Decorating the Workplace for the Holidays with Safety in Mind
Ready to display some holiday cheer around the workplace or home? Whether you’re stringing lights inside or focusing solely on outdoor holiday decorations, it’s a good idea to start with the following safety tips.
Safety Tips for Christmas Lights
It’s been a year since you used last those lights, which means you need to do more than plug them in to see if they’re working -- you also need to visually inspect their condition.
Frayed wires? Those go straight to the trash, as do lights with any other wire damage. Replace broken lights, too. Remember, strands of lights and bulbs are cheap, but homes, offices, and lives aren’t.
Next, avoid overloading your power supplies, particularly if you’re daisy-chaining lights together. It’s easy to check: just plug in all lights in the desired configuration, leave them on for a few minutes, then touch the male end of each string of lights and any extension cords you’re using. If any of them feels warm, you’re overloaded. Remove a few of the strands from the chain and wire those into different plugs, then check again.
By the way, you may not need to wait to feel the heat. If you happen to “POP” a breaker in the panel, you’re definitely overloaded. Fix the problem rather than just resetting the breaker.
Getting in the holiday spirit at the workplace? Ensure safety is front and center.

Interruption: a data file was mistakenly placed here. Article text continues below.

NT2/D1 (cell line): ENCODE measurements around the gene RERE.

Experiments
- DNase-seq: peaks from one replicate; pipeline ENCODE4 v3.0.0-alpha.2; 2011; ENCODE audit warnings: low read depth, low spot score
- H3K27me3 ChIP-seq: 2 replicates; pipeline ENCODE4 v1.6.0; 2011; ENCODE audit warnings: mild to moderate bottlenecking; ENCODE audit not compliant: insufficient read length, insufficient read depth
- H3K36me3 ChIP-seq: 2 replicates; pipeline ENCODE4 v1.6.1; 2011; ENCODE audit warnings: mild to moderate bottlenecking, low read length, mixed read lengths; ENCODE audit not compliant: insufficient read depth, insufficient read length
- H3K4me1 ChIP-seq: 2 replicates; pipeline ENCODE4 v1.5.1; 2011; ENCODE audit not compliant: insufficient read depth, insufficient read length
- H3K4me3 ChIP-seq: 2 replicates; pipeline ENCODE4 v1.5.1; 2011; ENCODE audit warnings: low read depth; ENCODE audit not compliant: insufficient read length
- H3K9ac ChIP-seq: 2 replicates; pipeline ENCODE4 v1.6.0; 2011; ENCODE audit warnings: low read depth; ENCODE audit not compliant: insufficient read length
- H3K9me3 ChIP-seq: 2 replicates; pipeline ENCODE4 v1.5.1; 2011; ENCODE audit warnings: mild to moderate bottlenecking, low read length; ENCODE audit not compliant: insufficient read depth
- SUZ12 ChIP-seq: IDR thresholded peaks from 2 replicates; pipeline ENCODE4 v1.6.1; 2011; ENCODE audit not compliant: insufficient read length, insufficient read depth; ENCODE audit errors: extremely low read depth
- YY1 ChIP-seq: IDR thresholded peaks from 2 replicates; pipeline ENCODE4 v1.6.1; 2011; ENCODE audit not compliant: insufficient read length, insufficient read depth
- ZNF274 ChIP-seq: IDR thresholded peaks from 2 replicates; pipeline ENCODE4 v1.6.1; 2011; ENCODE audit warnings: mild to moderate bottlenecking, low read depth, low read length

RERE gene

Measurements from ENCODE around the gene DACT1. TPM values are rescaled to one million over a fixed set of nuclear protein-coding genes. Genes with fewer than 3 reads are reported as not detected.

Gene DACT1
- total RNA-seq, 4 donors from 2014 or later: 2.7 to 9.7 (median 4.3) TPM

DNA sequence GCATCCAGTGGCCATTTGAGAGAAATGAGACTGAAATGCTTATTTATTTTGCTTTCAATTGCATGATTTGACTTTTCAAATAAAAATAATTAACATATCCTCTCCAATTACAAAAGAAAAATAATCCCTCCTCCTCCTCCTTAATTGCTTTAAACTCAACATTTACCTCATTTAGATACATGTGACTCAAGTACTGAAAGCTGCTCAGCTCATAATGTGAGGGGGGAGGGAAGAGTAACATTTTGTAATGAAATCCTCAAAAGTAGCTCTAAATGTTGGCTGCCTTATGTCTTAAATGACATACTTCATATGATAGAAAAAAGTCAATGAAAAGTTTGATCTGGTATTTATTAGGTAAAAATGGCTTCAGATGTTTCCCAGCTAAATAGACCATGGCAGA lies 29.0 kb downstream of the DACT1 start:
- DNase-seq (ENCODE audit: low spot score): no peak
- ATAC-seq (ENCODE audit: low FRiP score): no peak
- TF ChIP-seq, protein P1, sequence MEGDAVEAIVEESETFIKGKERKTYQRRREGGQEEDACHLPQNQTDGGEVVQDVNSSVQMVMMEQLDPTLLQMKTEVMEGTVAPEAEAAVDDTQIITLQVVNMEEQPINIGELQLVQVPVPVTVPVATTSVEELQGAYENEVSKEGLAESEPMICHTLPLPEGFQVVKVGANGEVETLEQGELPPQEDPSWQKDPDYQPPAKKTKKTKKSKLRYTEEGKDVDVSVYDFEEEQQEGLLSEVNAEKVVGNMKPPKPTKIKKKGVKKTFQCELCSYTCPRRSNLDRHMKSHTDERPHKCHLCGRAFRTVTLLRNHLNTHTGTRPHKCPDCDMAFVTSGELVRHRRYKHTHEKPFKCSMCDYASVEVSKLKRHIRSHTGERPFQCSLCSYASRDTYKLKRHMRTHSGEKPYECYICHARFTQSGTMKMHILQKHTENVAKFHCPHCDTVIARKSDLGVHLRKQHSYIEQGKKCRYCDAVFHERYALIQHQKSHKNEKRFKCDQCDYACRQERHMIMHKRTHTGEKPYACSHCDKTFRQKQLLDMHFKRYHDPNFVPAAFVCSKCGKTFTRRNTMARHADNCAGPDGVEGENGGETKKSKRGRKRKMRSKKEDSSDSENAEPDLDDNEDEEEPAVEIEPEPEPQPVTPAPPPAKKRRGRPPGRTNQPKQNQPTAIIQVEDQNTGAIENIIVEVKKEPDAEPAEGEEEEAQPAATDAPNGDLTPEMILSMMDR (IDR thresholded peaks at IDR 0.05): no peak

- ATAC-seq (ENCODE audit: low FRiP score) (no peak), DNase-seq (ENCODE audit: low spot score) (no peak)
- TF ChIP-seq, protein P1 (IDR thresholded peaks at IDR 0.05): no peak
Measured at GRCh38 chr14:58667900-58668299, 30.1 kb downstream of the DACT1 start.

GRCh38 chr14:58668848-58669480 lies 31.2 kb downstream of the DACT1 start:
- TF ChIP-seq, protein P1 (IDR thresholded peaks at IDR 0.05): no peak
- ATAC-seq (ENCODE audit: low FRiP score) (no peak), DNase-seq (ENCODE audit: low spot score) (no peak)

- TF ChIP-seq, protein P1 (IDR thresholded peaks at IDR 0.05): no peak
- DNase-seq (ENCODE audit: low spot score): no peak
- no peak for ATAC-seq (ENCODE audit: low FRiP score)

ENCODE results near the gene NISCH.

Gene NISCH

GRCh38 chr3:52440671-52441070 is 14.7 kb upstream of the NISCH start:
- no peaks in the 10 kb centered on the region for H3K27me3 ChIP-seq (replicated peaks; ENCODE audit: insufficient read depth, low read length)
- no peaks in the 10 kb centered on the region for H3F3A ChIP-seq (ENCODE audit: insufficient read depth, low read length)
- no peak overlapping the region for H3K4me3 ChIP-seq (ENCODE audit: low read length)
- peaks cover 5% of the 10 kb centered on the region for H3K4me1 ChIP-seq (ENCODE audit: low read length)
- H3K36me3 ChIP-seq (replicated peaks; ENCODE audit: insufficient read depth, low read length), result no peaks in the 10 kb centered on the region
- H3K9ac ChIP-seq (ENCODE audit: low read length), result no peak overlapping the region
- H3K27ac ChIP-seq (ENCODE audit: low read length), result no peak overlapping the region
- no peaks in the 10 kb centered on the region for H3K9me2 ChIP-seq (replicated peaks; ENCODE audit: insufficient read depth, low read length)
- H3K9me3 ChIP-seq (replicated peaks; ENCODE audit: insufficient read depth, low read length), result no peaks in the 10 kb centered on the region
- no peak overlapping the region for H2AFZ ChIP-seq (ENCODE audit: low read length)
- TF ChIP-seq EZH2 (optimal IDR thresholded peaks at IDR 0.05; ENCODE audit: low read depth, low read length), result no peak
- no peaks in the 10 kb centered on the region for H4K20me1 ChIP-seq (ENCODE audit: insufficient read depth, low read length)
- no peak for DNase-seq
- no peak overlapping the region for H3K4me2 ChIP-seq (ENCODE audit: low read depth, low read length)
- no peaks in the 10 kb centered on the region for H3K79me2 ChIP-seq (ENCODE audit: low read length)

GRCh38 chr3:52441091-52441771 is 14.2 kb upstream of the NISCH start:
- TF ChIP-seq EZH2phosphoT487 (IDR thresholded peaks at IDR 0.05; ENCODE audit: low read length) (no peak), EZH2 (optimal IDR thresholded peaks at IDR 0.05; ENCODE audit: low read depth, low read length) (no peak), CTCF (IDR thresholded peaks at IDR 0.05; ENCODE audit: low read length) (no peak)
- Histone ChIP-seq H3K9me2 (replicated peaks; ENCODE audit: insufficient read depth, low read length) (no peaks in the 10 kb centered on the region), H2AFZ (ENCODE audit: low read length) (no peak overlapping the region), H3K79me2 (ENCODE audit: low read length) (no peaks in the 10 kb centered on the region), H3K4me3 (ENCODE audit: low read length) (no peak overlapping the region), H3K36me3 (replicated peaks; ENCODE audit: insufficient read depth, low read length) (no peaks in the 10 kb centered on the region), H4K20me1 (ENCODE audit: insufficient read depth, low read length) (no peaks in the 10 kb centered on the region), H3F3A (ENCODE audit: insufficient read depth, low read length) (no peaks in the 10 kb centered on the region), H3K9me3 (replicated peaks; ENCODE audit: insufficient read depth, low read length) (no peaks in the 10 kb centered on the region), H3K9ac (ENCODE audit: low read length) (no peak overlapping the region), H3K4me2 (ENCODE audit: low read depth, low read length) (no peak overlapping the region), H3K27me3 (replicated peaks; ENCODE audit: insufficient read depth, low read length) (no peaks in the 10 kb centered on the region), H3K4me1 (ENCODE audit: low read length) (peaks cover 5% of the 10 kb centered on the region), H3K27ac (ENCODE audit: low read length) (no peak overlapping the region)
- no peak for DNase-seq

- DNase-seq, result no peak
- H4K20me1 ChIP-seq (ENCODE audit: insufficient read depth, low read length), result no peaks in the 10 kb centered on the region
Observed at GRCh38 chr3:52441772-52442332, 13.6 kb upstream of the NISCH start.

Here are several other safety tips to prevent Christmas light damage:
- Never leave lights burning when you’re away.
- Buy lights that have a fusible link (fuse in the plug).
- Never connect more than three strands of lights together.
- Make sure the plug you’re using fits your extension cord. In other words, DO NOT alter the plug end.
- Don’t run extension cords through doorways.
One more tip: the plastic coating on the strands of Christmas light frequently contains low levels of lead. While it’s not sufficient to be considered harmful, always wash your hands carefully after working with lights, just to be safe.
Ladder Safety Steps for Holiday Decorating
Ladders are the common denominator in most holiday decorating injuries. Our advice: start smart. For example, when placing a ladder against a wall, use the 1:4 ratio to ensure a stable working platform (see image).
When using an A-frame stepladder, always check that the brace is locked into place. If climbing onto another surface, like a roof, make sure your ladder extends at least three feet past the platform you're climbing onto.
Here are several more ladder-safety tips to follow anytime a ladder is in use:
- Secure tall ladders by lashing or fastening the ladder to prevent movement.
- Always face the ladder when climbing or descending.
- Keep both feet on the ladder -- never put one foot on a rung and the other foot on a different surface.
- Do not climb higher than the second rung on stepladders or the third rung on straight or extension ladders.
- Never stand on the top or the paint shelf of a stepladder.
- Keep your belt buckle (if you have one) positioned between the rungs so it doesn't catch.
- Never leave ladders unattended -- kids love them.
- Work with a friend who can hand decorations to you (climbing a ladder carrying a wreath is no fun) and help steady the ladder, too.
Remember, the holidays should be fun. Play it safe when decorating and you’ll help keep them injury-free, too.
For more safety tips, please contact your certified HR expert. Not a current Stratus HR client? Book a free consultation and our team will contact you shortly.